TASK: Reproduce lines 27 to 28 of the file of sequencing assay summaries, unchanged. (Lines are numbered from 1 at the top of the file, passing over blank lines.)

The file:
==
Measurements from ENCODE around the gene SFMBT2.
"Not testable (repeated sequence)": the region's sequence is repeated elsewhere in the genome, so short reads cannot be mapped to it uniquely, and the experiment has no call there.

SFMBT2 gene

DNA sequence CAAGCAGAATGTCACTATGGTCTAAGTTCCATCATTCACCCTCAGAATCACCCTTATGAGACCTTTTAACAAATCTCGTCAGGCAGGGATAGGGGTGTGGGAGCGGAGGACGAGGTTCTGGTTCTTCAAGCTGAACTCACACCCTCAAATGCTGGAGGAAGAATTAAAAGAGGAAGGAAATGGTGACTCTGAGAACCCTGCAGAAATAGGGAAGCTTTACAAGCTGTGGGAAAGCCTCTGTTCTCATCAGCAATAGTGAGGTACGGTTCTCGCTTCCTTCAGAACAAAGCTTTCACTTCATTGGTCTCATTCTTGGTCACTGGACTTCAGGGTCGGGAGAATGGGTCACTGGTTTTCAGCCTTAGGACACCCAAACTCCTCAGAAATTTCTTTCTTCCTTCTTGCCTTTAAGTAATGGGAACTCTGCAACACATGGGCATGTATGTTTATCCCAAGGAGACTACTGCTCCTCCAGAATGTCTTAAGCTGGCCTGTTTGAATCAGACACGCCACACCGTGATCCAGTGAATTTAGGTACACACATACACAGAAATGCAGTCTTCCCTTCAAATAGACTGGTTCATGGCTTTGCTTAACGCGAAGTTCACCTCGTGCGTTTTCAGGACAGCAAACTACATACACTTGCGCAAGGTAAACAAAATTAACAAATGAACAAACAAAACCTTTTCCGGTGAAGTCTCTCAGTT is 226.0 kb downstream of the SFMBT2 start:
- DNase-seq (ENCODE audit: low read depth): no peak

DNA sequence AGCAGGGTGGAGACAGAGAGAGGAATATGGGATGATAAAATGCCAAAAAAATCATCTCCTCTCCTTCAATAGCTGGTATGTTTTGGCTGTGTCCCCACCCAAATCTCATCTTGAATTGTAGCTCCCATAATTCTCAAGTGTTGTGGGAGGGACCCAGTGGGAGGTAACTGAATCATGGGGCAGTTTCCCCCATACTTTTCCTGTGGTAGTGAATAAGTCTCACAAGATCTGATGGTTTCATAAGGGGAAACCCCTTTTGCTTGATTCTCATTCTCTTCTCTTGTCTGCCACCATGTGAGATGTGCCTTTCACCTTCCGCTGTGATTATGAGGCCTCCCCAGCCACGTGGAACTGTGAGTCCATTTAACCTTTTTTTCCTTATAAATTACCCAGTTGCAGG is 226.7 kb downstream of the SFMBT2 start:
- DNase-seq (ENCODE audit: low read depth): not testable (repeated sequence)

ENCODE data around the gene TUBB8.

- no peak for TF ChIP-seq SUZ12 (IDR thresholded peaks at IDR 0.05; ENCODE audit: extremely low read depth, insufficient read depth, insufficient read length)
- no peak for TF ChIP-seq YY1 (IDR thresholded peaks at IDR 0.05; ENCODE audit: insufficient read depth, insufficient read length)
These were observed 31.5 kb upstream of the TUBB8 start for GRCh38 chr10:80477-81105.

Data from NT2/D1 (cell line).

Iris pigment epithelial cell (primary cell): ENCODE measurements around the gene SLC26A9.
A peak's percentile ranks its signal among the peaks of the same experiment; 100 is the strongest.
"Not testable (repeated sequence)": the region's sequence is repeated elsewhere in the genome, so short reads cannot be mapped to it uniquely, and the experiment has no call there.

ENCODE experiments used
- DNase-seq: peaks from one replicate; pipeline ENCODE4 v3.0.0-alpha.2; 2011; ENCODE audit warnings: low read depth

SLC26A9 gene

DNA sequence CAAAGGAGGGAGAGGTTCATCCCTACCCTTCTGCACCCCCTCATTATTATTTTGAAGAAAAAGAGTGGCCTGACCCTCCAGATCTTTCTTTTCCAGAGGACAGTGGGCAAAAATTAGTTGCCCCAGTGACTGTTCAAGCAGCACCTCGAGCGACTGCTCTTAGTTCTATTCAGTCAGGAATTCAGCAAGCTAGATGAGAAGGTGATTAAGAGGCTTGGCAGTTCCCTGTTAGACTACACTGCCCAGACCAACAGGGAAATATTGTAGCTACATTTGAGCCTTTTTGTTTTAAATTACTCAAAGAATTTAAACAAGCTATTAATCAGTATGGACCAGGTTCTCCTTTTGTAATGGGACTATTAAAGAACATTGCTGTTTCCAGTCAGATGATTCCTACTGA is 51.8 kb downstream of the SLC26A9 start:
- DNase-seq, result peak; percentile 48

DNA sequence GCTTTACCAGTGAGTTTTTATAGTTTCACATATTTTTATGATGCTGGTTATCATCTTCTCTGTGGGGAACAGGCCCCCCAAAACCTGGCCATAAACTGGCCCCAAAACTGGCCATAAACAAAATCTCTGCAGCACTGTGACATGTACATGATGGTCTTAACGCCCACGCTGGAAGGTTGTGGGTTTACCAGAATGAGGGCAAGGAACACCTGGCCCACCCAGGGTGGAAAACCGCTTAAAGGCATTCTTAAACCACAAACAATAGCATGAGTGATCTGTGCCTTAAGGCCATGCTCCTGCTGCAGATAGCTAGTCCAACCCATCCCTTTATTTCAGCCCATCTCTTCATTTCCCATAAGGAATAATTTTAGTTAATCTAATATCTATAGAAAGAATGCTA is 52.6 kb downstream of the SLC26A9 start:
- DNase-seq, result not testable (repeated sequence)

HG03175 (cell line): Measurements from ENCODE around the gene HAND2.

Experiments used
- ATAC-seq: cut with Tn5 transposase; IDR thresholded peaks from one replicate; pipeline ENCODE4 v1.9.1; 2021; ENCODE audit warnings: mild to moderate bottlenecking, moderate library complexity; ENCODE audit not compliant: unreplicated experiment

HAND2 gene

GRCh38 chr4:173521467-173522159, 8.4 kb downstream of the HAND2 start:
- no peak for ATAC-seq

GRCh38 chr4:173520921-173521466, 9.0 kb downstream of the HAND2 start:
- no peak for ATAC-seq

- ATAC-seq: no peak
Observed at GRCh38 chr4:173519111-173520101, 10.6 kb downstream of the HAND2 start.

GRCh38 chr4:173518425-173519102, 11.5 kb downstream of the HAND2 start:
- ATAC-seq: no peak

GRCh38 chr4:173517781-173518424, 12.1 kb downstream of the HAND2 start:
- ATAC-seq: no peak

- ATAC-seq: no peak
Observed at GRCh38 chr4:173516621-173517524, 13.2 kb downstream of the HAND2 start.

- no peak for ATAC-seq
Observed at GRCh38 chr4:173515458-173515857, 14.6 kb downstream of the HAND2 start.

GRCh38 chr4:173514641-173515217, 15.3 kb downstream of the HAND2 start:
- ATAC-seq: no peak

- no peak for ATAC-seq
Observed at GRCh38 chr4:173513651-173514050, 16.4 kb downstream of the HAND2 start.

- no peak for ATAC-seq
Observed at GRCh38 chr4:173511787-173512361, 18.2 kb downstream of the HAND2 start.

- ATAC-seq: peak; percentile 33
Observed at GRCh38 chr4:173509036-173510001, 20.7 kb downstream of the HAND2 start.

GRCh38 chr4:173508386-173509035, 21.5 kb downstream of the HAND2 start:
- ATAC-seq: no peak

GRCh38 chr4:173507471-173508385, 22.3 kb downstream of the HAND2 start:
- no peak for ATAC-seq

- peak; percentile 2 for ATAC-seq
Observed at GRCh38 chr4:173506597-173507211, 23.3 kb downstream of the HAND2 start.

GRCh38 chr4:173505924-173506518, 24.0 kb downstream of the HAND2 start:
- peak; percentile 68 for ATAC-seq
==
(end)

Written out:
GRCh38 chr4:173521467-173522159, 8.4 kb downstream of the HAND2 start:
- no peak for ATAC-seq